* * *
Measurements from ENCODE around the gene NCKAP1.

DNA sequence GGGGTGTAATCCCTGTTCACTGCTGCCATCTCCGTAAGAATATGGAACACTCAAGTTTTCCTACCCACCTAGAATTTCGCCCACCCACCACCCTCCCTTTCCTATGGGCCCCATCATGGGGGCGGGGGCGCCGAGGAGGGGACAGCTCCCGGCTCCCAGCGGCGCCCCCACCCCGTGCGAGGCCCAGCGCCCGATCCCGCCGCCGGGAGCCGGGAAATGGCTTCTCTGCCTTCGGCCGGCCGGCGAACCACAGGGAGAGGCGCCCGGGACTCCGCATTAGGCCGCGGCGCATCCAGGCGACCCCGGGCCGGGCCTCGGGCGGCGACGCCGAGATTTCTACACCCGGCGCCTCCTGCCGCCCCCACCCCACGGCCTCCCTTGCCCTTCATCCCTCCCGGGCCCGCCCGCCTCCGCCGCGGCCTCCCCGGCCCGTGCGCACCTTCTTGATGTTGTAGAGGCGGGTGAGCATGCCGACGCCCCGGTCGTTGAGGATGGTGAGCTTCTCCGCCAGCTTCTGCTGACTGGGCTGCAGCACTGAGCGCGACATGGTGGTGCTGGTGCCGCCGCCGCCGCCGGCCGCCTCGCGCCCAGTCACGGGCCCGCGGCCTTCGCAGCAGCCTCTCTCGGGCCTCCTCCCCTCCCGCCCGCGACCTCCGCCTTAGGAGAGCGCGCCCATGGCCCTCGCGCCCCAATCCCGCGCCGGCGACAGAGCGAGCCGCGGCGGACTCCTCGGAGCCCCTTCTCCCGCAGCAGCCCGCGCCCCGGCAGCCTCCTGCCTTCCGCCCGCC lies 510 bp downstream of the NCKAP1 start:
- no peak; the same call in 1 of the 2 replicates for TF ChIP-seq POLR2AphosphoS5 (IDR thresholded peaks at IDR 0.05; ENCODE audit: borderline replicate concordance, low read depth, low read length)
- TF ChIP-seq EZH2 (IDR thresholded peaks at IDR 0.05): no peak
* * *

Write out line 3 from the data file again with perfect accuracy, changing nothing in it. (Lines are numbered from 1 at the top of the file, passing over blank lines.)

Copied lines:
- no peak; the same call in 1 of the 2 replicates for TF ChIP-seq POLR2AphosphoS5 (IDR thresholded peaks at IDR 0.05; ENCODE audit: borderline replicate concordance, low read depth, low read length)